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The New Yorker: "Against a backdrop of punishing nature and menacing warlords, Schulman meticulously explores the inner lives of her characters"

Date: Mar 6 2012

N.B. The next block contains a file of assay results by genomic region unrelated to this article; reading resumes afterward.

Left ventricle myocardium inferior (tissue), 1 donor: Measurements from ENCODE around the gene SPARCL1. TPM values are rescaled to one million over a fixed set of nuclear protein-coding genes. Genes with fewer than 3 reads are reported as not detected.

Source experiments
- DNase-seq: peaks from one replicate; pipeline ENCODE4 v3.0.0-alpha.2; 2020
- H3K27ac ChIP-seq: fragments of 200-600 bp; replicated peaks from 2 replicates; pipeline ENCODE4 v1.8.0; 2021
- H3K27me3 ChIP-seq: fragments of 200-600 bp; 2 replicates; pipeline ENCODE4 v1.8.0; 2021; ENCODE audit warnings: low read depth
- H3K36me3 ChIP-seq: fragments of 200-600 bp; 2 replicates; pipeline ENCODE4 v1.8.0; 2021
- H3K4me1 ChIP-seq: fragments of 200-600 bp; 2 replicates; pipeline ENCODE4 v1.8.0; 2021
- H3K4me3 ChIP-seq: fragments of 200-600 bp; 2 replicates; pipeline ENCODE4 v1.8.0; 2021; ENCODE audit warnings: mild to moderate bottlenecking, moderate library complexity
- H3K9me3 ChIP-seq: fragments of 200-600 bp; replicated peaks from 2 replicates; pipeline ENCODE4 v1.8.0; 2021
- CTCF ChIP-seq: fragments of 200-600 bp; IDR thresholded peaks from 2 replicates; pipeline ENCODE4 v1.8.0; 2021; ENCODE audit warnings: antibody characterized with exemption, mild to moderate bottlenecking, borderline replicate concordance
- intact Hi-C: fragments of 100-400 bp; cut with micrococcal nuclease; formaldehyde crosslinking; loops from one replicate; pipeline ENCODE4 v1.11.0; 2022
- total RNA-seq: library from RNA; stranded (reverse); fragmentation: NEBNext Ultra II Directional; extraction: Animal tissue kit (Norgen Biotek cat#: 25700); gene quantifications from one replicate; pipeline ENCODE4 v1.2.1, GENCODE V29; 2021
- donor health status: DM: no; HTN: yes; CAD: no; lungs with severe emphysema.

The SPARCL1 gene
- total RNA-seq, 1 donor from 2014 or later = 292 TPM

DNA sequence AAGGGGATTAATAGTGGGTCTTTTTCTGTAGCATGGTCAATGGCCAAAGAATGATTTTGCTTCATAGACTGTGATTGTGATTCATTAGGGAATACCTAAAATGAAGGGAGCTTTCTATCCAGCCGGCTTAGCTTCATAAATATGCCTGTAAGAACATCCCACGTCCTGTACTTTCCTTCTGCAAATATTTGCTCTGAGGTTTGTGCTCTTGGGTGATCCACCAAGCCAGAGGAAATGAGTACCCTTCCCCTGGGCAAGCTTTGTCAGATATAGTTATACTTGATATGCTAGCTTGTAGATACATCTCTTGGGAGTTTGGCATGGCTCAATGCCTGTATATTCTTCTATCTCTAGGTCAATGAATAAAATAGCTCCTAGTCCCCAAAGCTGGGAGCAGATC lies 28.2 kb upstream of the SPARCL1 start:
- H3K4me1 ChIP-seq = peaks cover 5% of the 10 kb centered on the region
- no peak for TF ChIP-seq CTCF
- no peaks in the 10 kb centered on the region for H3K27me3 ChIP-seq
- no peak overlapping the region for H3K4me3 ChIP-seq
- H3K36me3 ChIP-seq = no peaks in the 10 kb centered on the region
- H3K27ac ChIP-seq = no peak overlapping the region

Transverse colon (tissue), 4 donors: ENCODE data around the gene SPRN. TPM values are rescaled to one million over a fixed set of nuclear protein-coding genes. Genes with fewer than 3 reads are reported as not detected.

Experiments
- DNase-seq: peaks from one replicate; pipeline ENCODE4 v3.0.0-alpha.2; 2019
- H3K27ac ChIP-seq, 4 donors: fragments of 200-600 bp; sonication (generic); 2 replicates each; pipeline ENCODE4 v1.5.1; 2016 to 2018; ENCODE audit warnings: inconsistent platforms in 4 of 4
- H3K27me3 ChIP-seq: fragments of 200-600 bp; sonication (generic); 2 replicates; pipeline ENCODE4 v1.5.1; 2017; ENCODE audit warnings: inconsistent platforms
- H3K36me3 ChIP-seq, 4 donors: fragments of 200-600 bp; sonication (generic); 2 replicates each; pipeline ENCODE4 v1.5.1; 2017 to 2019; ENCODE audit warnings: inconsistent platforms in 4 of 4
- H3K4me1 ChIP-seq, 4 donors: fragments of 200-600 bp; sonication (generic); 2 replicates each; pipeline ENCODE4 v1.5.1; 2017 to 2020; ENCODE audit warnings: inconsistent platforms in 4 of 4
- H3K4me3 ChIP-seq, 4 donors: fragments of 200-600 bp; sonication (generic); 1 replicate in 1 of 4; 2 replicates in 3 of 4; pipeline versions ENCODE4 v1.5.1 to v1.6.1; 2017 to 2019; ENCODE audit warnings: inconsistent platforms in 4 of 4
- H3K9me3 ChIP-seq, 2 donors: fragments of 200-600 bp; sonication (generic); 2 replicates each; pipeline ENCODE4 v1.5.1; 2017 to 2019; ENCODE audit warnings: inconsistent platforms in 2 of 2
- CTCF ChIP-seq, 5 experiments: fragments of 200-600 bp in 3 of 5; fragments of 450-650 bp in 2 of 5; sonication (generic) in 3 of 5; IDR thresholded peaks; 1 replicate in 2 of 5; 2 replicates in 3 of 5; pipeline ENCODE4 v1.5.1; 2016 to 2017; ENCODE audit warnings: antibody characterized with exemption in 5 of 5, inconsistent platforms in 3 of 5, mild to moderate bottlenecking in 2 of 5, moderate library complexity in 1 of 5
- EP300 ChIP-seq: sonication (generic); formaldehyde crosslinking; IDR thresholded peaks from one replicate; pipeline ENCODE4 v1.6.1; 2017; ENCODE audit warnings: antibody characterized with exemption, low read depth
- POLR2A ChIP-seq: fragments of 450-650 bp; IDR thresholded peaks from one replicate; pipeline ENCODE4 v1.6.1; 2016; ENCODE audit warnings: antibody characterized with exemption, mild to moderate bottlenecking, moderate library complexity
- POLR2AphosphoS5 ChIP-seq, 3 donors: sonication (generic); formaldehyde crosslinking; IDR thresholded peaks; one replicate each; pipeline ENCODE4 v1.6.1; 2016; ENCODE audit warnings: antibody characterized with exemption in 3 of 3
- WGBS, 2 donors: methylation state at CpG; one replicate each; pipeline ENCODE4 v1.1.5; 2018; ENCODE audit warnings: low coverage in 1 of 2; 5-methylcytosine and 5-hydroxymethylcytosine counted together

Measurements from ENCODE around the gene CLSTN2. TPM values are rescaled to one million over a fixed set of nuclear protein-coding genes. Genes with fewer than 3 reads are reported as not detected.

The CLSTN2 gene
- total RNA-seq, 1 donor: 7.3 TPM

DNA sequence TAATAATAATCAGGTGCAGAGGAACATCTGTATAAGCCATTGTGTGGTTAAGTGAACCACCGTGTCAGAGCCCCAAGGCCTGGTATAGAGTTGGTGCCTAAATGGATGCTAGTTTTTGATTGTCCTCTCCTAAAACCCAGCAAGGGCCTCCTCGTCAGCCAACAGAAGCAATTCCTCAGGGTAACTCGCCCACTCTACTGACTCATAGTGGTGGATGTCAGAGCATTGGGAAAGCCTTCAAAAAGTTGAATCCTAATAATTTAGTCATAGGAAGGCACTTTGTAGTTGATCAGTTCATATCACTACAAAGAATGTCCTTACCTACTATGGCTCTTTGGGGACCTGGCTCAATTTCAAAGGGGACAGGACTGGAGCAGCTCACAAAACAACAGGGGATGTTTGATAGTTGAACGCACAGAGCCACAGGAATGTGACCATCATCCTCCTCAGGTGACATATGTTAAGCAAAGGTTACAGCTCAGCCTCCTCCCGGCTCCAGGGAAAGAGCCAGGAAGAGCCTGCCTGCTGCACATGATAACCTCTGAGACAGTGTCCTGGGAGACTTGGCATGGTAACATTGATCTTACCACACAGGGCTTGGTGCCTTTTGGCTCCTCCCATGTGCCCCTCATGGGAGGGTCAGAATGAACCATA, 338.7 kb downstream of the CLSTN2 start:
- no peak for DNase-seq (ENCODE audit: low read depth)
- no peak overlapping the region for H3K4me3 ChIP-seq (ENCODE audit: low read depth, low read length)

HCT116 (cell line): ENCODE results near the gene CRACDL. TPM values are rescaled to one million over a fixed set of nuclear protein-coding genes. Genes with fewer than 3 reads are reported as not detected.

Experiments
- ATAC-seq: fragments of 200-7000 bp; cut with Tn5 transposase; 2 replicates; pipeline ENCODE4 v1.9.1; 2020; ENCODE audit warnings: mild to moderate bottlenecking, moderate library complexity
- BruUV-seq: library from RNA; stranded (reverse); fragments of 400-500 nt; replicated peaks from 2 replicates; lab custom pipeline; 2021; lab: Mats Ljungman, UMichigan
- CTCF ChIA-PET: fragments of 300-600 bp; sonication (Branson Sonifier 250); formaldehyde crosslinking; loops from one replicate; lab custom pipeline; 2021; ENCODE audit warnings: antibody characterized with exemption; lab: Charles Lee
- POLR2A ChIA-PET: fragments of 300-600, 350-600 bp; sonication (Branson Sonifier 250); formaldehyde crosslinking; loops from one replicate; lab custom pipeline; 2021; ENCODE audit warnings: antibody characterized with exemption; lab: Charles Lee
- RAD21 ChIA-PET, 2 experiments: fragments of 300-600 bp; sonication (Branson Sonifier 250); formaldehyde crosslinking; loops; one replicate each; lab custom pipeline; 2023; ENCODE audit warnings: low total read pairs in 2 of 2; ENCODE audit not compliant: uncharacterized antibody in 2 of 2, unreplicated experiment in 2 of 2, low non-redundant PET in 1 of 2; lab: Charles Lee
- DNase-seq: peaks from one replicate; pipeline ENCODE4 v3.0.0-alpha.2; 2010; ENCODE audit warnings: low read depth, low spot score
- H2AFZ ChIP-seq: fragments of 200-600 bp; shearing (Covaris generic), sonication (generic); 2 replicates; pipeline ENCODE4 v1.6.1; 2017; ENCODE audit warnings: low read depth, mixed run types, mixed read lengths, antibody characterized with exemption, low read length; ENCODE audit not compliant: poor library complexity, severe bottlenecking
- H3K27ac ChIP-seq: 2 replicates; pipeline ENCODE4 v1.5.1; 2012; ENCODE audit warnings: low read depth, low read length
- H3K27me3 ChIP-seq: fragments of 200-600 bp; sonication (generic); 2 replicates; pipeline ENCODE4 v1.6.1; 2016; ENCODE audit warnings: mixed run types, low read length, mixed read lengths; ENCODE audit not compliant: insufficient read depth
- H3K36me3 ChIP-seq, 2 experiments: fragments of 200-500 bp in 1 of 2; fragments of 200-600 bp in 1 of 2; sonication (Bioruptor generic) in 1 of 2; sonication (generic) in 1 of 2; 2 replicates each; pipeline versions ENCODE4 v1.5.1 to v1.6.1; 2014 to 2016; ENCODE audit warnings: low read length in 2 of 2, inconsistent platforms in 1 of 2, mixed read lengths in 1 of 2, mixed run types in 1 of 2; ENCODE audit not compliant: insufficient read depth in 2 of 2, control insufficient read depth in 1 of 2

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Schulman’s fourth novel tells the parallel stories, separated by more than a century, of two outcast Americans setting off into Africa.  Jeremy, a nineteenth-century engineer whose homosexuality has estranged him from his family and friends in Maine, takes a job building a railroad across British East Africa.  Max, an ethnobotanist with Asperger’s accepts a pharmaceutical company’s challenge to track down a chemically promising vine in a remote Rwandan gorilla refuge.  Both find a sense of belonging: Jeremy through the friendship of an African guide who helps him hunt two man-eating lions, and Max through kinship with a family of gorillas.  Against a backdrop of punishing nature and menacing warlords, Schulman meticulously explores the inner lives of her characters, as both Jeremy and Max are forced to weigh the effects of their work on the land they have begun to love.